Friday, August 1, 2008

US Economy is Not Suffering from Underconsumption

Robert Reich wants a more equitable distribution of after-tax income and so I do but to blame weak aggregate demand on a lack of consumption is odd as Paul Krugman notes:

But how, exactly, do you reconcile this assertion with the fact that we have a negative savings rate, and that consumption is at a near-record share of national income?

Paul wrote this even before the BEA’s release of the 2008QII data, while my graphs include them. James Hamilton has a nice summary of the latest BEA information:

The main reason that the final GDP number was weaker than predicted was the big drawdown in inventories. Without that negative contribution from inventories, real final sales grew at a robust 3.8% annual rate. Housing subtracted 0.6% from the annual real GDP growth rate, though that's actually the smallest negative contribution we've seen in a year. Remember that new home construction has to be worse (on a seasonally adjusted basis) than it was the previous quarter in order to make a negative contribution to the GDP growth rate. Bigger exports and smaller imports each boosted the GDP growth rate by over 1%. Complain as you like about the Fed permitting such a big slide in the dollar, but at least it's having the intended effect on aggregate demand through the international channel. Without the gains on net exports, real GDP would have actually fallen, making one worry about recent indications of a global economic slowdown. Real personal consumption spending also grew, though less than I had been expecting, given the presumed stimulus from the tax rebate.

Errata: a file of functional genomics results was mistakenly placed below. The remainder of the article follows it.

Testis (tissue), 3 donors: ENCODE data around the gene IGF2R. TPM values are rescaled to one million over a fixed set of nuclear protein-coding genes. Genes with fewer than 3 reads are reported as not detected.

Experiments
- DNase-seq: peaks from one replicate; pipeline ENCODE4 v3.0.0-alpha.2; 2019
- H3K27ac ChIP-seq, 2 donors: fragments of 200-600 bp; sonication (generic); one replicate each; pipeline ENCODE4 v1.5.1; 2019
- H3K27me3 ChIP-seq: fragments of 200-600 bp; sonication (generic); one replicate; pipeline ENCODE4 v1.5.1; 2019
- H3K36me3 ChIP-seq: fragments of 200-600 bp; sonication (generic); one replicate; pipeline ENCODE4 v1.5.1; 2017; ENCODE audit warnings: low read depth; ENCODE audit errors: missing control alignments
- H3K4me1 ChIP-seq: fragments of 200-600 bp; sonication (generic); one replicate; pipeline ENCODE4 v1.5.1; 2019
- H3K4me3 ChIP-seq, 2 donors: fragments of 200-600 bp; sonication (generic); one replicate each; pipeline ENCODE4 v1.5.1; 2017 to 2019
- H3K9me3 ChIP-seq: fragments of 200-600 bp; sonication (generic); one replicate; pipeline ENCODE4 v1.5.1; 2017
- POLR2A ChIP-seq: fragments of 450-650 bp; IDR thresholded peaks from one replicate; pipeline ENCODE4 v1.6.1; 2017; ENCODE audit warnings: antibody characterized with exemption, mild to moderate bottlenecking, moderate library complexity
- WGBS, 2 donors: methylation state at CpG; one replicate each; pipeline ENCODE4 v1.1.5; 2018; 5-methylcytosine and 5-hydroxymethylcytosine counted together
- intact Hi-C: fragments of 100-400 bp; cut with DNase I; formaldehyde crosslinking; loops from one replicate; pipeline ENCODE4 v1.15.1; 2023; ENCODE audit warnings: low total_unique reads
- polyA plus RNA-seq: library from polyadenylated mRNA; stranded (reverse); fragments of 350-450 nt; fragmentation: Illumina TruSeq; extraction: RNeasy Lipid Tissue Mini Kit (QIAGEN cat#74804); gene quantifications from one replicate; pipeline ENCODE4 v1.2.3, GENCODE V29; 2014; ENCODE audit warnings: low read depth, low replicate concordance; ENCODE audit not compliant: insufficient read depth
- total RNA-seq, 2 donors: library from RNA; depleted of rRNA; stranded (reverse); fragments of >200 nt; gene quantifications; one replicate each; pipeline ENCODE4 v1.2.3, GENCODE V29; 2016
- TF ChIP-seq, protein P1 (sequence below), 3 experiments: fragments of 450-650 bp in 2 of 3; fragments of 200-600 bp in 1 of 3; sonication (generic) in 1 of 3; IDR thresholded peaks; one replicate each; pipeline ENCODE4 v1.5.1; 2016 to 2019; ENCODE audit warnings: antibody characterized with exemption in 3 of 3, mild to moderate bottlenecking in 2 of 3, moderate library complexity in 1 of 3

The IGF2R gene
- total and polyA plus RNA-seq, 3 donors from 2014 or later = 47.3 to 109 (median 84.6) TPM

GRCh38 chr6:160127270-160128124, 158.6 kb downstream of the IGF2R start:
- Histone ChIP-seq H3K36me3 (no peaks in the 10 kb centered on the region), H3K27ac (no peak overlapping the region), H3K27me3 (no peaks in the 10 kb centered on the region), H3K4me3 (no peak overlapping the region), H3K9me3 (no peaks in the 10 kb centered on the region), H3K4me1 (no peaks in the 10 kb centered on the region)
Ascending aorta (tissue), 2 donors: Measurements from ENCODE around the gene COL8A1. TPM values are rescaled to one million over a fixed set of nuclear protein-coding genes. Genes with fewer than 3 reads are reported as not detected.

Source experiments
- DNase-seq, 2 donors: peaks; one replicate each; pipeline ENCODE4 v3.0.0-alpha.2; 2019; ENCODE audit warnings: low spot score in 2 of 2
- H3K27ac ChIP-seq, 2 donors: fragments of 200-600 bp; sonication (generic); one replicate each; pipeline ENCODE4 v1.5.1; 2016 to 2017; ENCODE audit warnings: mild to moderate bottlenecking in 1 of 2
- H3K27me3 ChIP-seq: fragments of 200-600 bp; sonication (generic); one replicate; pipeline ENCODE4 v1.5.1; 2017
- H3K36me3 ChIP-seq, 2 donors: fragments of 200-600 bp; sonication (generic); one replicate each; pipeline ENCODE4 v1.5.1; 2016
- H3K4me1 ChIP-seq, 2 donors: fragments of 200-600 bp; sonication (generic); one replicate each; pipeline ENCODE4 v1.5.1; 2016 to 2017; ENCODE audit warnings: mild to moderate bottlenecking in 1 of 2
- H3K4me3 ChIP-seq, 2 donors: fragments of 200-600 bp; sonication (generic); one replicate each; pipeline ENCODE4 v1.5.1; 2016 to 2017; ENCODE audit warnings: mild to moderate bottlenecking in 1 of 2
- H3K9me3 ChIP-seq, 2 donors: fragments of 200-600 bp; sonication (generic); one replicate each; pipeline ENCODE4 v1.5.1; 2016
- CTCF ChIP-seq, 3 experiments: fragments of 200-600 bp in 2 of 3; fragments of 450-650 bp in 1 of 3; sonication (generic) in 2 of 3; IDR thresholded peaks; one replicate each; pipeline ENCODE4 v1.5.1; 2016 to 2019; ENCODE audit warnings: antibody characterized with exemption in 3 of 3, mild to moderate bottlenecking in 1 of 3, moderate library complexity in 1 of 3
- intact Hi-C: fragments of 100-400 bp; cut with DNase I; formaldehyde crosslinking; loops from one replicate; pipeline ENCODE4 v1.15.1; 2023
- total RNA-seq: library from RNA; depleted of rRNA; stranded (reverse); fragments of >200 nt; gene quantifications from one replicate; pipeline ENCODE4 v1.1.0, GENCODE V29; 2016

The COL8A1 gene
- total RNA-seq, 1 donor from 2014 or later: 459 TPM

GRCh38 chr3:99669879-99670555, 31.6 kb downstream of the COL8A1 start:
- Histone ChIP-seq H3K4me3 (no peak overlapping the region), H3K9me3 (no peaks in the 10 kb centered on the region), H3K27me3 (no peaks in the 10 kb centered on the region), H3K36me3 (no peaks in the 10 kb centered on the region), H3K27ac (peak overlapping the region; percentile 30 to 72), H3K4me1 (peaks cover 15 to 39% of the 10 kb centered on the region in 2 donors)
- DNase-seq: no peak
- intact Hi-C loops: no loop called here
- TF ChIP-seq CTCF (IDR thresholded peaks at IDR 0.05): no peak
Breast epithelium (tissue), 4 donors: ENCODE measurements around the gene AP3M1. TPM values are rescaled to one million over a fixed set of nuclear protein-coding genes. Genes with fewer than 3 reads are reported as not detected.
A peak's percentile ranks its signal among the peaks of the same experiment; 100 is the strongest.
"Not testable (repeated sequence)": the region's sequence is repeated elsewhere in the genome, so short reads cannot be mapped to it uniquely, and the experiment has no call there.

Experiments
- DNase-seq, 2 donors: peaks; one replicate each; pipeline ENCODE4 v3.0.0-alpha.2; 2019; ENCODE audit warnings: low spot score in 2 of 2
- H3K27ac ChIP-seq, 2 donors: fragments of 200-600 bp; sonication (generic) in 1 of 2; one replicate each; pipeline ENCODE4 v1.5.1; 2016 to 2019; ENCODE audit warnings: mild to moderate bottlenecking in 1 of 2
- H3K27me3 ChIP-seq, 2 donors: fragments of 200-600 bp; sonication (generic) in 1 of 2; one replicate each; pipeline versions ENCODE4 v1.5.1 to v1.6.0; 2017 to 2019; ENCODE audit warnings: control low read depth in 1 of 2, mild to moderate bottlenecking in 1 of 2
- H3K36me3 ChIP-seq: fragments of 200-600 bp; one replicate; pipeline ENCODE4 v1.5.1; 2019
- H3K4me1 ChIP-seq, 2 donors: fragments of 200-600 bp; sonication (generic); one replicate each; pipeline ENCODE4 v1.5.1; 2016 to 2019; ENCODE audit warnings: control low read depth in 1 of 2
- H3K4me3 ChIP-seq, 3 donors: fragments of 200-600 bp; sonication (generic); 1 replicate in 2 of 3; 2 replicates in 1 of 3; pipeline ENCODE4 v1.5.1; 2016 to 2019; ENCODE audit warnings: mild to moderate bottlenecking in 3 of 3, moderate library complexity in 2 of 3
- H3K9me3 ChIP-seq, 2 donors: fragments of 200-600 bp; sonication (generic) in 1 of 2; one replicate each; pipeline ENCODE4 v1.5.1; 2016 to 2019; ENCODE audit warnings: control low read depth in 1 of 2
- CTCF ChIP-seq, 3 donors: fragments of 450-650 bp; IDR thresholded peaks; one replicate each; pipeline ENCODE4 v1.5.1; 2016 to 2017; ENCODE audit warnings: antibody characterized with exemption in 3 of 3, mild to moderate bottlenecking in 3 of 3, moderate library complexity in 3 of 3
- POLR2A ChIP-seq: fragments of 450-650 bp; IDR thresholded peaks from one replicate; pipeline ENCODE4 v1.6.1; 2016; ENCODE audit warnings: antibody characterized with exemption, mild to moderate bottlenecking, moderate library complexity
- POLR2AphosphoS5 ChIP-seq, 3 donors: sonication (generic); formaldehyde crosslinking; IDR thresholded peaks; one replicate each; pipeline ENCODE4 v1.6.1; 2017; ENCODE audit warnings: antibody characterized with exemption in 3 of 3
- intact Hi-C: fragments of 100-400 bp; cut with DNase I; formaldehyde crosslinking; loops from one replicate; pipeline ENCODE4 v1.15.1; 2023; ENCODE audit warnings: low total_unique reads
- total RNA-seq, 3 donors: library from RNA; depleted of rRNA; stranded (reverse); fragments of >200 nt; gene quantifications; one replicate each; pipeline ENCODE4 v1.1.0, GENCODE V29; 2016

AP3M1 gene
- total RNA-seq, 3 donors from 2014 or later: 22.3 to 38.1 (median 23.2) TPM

Just as the 2001 recession was an investment led slump, investment demand as a share of GDP is also on the decline. The consumption/GDP ratio was 71.16% last quarter, while government purchases relative to GDP were 20.13%. These figures compare to the figures for 2000QII where consumption/GDP was 68.09% and government purchases/GDP was 17.51%. In other words, the gross national savings/GDP ratio fell from 14.4% to only 8.72%. If we assume that depreciation represents about 10% of GDP, then we do have a negative savings rate with what little net investment we are seeing being financed by a large current account deficit.

Many economists – including myself – have noted that exports are growing relative to GDP. We should note, however, that the import/GDP ratio has been rising as well. While dollar devaluation may indeed encouraging more exports, we are not going to reduce the current account deficit as long as national savings remains below what little net investment we have.

1 comment:

BruceMcF said...

National savings in excess of what little net investment we have requires requires a net growth in domestic private wealth ... so we won't see it until the private wealth entitlements created by government debt exceeds the private wealth entitlements exported by the runaway trade deficit.